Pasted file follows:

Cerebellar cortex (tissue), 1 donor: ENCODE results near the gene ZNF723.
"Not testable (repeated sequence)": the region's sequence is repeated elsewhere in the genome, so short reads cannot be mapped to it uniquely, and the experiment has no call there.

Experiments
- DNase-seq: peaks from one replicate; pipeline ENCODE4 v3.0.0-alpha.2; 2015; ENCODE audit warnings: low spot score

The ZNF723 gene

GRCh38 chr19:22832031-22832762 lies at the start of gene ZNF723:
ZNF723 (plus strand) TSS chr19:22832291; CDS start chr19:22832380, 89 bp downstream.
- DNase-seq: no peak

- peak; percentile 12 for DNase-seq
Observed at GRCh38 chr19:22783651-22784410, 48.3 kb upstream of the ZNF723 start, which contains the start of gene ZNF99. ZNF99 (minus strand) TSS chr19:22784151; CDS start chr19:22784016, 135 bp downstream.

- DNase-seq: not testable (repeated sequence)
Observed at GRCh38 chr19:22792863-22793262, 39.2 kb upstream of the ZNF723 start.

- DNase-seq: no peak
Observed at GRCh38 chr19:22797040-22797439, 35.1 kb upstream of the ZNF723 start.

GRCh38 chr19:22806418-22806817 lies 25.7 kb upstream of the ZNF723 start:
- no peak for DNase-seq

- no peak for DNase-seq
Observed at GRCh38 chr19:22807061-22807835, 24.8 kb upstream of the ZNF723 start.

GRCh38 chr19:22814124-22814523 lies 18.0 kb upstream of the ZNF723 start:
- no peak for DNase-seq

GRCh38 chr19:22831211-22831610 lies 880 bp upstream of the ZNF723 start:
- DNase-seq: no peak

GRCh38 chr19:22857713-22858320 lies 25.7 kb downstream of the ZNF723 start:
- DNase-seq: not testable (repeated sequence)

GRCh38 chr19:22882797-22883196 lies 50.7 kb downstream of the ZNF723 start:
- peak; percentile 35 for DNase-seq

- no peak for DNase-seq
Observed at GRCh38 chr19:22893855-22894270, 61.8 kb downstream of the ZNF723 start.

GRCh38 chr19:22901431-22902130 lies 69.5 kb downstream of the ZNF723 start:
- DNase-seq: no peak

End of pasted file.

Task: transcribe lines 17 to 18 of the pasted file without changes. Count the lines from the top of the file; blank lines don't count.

- no peak for DNase-seq
Observed at GRCh38 chr19:22807061-22807835, 24.8 kb upstream of the ZNF723 start.